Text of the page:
Science, Not Sound Bites

Broadening our knowledge base—not simplistic headlines—will move the ball forward

By James Brodrick

Blue light has been in the news a lot lately—specifically, the portion of the visible spectrum that falls between 450 and 530 nanometers. Light within that range can have powerful effects on our visual acuity and circadian rhythm, as well as on the growth of plants, the behavior of animals and the darkness of the night sky. White light sources that emit significantly in this blue range are becoming increasingly prevalent for outdoor use, especially with the emergence of solid-state lighting (SSL)—which, in comparison to high-pressure sodium and other incumbent technologies, offers such advantages as increased energy efficiency, improved color rendering and greater optical control. But questions are being raised about possible adverse effects on our health and the environment from increased blue content of these light sources.

The answers to those questions, however, are not nearly as simple as the news stories would suggest, and some journalists, as well as other non-lighting specialists, have drawn conclusions that aren’t supported by the facts as science knows them. While science has made significant advances in understanding the physiological effects of light, it has really only begun to scratch the surface, which is why there’s a great deal of related research that’s either ongoing or in the planning stages. The goal of that research is to fill gaps in our knowledge, so that we can make better decisions about the use of light.

The U.S. Department of Energy (DOE) recently facilitated a series of roundtable meetings with experts to determine just where some of those knowledge gaps lie.

  • An April roundtable focused on three areas of animal research: livestock productivity and wellbeing, wildlife and landscape ecology, and animal testing for human medical research. Attendees indicated that determining the necessary lighting spectrum, control protocol, distribution and intensity to achieve a desired benefit would enable the development of SSL products that increase animal wellbeing and the productivity of livestock operations, minimize wildlife and ecological impacts, and improve the effectiveness of human medical research.
  • At a July roundtable focusing on human physiological responses to light, experts agreed that with better understanding of the specific effects of light on alertness and sleepiness,light could potentially act as a tool to support a healthy circadian rhythm, but that additional research is needed to determine whether, for any kind of light source, there are any spectral power densities that can cause problems with prolonged exposure.They noted that research coordinated between physiologists and LED lighting experts would not only help clarify light’s physiological effects, but would also enable better metrics for describing those effects and for creating products that optimize them.
  • Regarding the presence of blue-wavelength light in the night sky, DOE is currently working with astronomers to quantify the actual contributions to sky glow from the ongoing transition of outdoor lighting to broader-spectrum sources, with particular focus on LEDs. The investigation is using the model SkyGlow Simulator, which models sky glow caused by ground sources based on the distribution of light from the light source, the number of sources, the total lumen output and the spectral power distribution—with additional parameters including city size and shape, atmospheric conditions and observer location relative to city center.The results are still under review as of this writing, but a number of things are clear. One is that luminaire output has a direct/scalar influence on sky glow; that is, reducing output by either downsizing or dimming the luminaire brings a corresponding linear reduction in sky-glow contribution. A second finding is that direct uplight has a disproportionately large influence on sky glow. This means that minimizing direct uplight can bring significant skyglow reductions. And because of their directional nature, it’s easier to reduce uplight with LEDs than it is with other lighting technologies.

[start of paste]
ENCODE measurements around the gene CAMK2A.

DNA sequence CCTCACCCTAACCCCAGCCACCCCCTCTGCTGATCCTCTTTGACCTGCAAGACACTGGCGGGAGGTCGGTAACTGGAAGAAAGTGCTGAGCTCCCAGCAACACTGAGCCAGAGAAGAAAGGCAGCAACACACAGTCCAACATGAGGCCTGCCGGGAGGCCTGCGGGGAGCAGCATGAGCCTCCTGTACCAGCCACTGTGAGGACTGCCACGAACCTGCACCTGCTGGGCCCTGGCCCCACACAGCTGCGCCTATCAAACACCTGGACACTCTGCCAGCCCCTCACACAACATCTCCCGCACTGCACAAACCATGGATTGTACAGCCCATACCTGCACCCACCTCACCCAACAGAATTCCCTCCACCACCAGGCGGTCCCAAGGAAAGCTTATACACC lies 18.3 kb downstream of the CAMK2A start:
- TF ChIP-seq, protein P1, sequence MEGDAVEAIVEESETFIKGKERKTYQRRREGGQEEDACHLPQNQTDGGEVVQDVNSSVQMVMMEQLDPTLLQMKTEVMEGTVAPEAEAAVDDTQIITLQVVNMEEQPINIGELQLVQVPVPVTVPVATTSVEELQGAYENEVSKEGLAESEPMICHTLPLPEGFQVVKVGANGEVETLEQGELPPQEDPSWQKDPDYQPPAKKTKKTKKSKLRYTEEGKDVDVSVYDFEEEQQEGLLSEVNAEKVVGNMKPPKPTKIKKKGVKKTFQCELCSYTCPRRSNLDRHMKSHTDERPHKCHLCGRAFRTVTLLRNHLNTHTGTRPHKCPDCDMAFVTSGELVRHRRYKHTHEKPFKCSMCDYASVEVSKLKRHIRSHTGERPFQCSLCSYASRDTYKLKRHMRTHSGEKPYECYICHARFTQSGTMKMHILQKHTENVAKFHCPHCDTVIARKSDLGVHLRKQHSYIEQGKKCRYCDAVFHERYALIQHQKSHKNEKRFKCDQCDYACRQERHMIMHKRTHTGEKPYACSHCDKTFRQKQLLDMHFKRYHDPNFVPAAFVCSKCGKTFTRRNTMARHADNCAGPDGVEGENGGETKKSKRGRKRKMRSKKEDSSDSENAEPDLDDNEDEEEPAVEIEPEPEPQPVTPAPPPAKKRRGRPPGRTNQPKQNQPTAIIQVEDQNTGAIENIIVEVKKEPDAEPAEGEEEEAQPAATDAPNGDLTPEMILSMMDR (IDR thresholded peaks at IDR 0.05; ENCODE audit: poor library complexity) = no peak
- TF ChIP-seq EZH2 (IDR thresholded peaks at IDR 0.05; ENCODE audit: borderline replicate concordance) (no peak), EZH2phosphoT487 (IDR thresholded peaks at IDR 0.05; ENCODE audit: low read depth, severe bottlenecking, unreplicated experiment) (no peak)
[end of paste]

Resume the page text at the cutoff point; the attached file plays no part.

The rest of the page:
These research initiatives illustrate an important point that’s been overlooked in many recent news stories: namely, that because of its directionality, controllability and spectral tunability, SSL—far from being the villain some of those stories have implied—is actually better suited than any other lighting technology to minimize potential negative effects of lighting on people and the environment, and to optimize the beneficial effects.

What we know to date about the effects of lighting on humans, animals and plants is incomplete and forms a picture that’s nuanced and complex. And nuance and complexity don’t lend themselves well to news sound bites. Let’s not forget that when it comes to science, it’s the scientists who actually make the news—which, for accuracy’s sake, needs to be reported carefully and on their terms. If it’s not, and instead is prematurely packaged into neat and tidy headlines and sound bites that distort what the scientists are really saying, it ceases being news and becomes merely another form of entertainment. Lighting affects each and every one of us—not only in ways we take for granted, but in ways we’re only just now beginning to understand. As always, we need to keep the health and wellbeing of humans and other living things carefully in mind. But we also need to make sure that in selecting the most appropriate course of action, we aren’t throwing out the baby with the bathwater.


James Brodrick

James Brodrick

James Brodrick is the manager of the U.S. Department of Energy Lighting program, directing solicitations, portfolio management, strategic planning, and quality performance. Drawing on extensive technical knowledge, Dr. Brodrick has designed a comprehensive DOE national strategy... More info »